Most Recent Trips or Adventures
Report (Oct '08) - Caddo Lake / Uncertain, Texas
Anna and I were trying to decided on a weekend trip to celebrate
our 15th wedding anniversary. Nothing with too much driving for
a two and a half day trip. Anna came up with the great idea of going
back to Caddo Lake. We love this lake, and it has been over 3 years
since we were last able to go. Anna called our favorite B&B
cabins there, Hodge Podge Cottages. It was late notice, but we were
in luck. They had just had a cancellation on one cottage about 10
First, I would like give you a little info on Caddo Lake. It's
a very special place!
||Caddo Lake is a 26,000
acre lake that is situated half in Louisiana and half in Texas,
near Marshal. It is the only naturally formed lake in Texas.
It is also an internationally recognized Ramsar
“Wetland of International Importance”. The eastern
half in Louisiana is more of a normal open lake, but the Texas
side is a vast cypress swamp of bayous and lily pad covered
ponds. The only way to navigate the western Texas side is by
using marked and cleared "boat roads"
through the maze of cypress trees. It is this western side
of the lake that we love. It is truly a beautiful place. You
will find it being described as being a "mysterious and
intriguing Texas treasure" or "one of the best kept
secrets of Texas". This is especially true in the spring
when everything is a vibrant green, and wildlife abounds.
a Texas State Parks video on Caddo Lake:
history on Caddo:
In the 1800's Caddo Lake was a major depot and shipping port
for the steamboat traffic running up to the northern most
port at Jefferson, Texas. Then in the early 1900's oil was
discovered under the lake. In 1911 the lake became the site
of the first ever underwater oil drilling operation, conducted
by Howard Hughes Sr. It was on this lake that he perfected
many of the practices that later made him successful and very
rich. A couple of decades later Caddo became the site of a
vast freshwater pearl harvesting company. In the time since
then Caddo has become a popular site for the filming of movies
and TV show (just watch the Burt Reynolds' movie Gator).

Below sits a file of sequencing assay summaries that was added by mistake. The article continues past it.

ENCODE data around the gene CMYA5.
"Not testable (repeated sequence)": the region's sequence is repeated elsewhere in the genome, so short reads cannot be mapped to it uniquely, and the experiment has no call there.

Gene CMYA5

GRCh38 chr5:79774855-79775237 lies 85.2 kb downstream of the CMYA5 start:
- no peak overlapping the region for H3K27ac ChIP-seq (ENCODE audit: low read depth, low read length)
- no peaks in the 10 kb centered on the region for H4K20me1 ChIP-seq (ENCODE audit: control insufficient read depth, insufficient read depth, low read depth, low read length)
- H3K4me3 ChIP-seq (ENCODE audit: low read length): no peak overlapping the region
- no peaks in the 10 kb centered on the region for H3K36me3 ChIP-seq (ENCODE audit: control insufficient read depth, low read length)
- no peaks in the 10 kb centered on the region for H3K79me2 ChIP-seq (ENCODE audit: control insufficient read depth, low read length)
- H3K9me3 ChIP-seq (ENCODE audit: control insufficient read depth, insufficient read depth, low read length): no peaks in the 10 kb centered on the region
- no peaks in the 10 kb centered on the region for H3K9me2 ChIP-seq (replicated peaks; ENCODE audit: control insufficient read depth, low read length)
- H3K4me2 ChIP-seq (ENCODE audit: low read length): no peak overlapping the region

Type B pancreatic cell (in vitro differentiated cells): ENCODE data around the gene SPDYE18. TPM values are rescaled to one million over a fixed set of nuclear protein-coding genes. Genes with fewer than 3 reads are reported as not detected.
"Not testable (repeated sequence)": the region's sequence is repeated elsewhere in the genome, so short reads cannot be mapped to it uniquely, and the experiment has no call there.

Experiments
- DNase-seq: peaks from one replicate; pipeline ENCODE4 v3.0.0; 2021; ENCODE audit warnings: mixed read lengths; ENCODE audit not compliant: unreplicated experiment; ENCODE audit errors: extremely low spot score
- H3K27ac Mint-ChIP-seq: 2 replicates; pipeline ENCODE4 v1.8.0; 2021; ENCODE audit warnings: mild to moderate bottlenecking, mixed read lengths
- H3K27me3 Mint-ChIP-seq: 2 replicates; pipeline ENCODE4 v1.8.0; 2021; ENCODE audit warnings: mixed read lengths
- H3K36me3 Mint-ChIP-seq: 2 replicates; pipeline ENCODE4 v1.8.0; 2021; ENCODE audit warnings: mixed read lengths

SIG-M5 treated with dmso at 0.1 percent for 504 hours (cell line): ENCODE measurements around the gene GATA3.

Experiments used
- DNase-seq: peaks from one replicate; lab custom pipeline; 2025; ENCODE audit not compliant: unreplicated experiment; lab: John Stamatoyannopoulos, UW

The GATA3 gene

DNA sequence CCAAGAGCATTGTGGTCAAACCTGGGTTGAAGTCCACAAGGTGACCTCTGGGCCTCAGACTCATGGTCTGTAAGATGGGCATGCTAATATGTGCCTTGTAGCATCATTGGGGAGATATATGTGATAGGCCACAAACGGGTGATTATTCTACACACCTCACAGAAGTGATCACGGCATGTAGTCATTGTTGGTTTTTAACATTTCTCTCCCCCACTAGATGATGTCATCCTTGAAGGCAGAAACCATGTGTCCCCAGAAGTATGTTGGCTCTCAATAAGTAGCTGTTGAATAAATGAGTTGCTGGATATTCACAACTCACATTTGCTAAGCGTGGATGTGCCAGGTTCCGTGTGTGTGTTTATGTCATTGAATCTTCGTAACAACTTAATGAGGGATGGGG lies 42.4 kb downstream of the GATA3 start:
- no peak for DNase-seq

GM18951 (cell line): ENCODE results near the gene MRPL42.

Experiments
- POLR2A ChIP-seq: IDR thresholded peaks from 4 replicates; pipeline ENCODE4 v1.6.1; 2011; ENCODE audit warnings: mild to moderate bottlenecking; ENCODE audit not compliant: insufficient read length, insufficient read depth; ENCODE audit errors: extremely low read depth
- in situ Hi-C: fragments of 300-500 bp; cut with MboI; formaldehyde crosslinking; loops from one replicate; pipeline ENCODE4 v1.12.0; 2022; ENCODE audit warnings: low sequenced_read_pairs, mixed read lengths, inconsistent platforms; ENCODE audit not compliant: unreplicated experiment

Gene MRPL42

And it has always continued to be a retreat and paradise for
fisherman and nature lovers.
||Our favorite area is
around the small community of Uncertain,
Texas. There are three different stories (that we've heard)
about how the town came by the unusual name of Uncertain, but
no one seems to know for sure which one is true. There are only
about 150 full time residences here. They make their living
running B&B's and rental cabins, as fishing and hunting
guides, giving lake tours, and in the general tourism that comes
from visitors to the lake. In general
they're a very welcoming and friendly group of people.
On this visit to Uncertain we stayed in
the "Shipwreck" house at Hodge Podge Cottages. This
is a unique cottage, now sitting a few hundred feet from the
lake, that was constructed out of an old custom built 9-1/2
ton houseboat. The houseboat was built out of 1/4" steel
plates from old railroad cars. The renovated houseboat is
now a cozy weekend get-away for two people or a small family.
at Uncertain didn't include a lot of activities. The idea was
to relax and spend time together for our anniversary, after
all. We spent much of our time enjoying the unique cottage,
laying in a hammock under the trees, or stretching out in the
sun to enjoy the peace and quite. We, of course, took a couple
of walks along the lake.
We have a couple of favorite restaurants that we have really
enjoyed in the past. But it seems that every restaurant near
Uncertain has closed or changed hands since our last visit.
Our favorite lunch stop was always the Shady
Glade Cafe. They had a wonderful traditional patty melt
and home-made onion rings. They were so large we always just
split both the sandwich and rings. Sorry to say, the onion
rings are gone, and the patty melt (although still huge) was
nothing more than a cheese burger with grilled onions. Still,
I would say that this is still a good stop for a hand made
juicy hamburger. Or stop at the popular Caddo Grocery for